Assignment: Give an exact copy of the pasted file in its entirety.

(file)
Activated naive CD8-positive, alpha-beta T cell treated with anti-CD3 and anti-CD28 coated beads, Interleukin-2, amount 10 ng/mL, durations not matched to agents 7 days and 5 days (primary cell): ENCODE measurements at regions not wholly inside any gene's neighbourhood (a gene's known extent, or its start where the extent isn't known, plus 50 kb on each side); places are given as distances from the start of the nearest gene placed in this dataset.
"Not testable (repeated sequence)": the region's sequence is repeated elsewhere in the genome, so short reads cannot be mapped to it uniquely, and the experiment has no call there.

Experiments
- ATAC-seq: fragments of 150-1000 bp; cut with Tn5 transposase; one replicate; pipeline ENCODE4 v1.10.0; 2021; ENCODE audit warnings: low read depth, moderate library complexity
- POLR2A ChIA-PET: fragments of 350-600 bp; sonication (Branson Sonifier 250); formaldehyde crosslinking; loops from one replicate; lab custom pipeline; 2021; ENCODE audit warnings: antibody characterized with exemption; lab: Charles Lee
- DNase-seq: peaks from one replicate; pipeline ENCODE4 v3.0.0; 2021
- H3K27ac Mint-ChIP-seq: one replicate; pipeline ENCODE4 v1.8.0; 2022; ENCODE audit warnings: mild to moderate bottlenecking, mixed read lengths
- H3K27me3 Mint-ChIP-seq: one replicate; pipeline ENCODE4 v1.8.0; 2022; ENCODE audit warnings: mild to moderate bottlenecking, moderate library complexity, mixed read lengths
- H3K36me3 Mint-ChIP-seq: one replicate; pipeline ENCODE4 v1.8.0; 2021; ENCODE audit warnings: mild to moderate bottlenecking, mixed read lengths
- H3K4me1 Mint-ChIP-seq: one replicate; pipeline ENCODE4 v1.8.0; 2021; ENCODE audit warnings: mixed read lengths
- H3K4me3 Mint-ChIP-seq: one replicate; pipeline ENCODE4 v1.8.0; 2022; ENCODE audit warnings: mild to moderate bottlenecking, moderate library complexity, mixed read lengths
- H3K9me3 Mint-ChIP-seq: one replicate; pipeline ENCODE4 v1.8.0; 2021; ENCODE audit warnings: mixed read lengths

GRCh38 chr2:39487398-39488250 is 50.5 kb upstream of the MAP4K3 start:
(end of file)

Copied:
Activated naive CD8-positive, alpha-beta T cell treated with anti-CD3 and anti-CD28 coated beads, Interleukin-2, amount 10 ng/mL, durations not matched to agents 7 days and 5 days (primary cell): ENCODE measurements at regions not wholly inside any gene's neighbourhood (a gene's known extent, or its start where the extent isn't known, plus 50 kb on each side); places are given as distances from the start of the nearest gene placed in this dataset.
"Not testable (repeated sequence)": the region's sequence is repeated elsewhere in the genome, so short reads cannot be mapped to it uniquely, and the experiment has no call there.

Experiments
- ATAC-seq: fragments of 150-1000 bp; cut with Tn5 transposase; one replicate; pipeline ENCODE4 v1.10.0; 2021; ENCODE audit warnings: low read depth, moderate library complexity
- POLR2A ChIA-PET: fragments of 350-600 bp; sonication (Branson Sonifier 250); formaldehyde crosslinking; loops from one replicate; lab custom pipeline; 2021; ENCODE audit warnings: antibody characterized with exemption; lab: Charles Lee
- DNase-seq: peaks from one replicate; pipeline ENCODE4 v3.0.0; 2021
- H3K27ac Mint-ChIP-seq: one replicate; pipeline ENCODE4 v1.8.0; 2022; ENCODE audit warnings: mild to moderate bottlenecking, mixed read lengths
- H3K27me3 Mint-ChIP-seq: one replicate; pipeline ENCODE4 v1.8.0; 2022; ENCODE audit warnings: mild to moderate bottlenecking, moderate library complexity, mixed read lengths
- H3K36me3 Mint-ChIP-seq: one replicate; pipeline ENCODE4 v1.8.0; 2021; ENCODE audit warnings: mild to moderate bottlenecking, mixed read lengths
- H3K4me1 Mint-ChIP-seq: one replicate; pipeline ENCODE4 v1.8.0; 2021; ENCODE audit warnings: mixed read lengths
- H3K4me3 Mint-ChIP-seq: one replicate; pipeline ENCODE4 v1.8.0; 2022; ENCODE audit warnings: mild to moderate bottlenecking, moderate library complexity, mixed read lengths
- H3K9me3 Mint-ChIP-seq: one replicate; pipeline ENCODE4 v1.8.0; 2021; ENCODE audit warnings: mixed read lengths

GRCh38 chr2:39487398-39488250 is 50.5 kb upstream of the MAP4K3 start: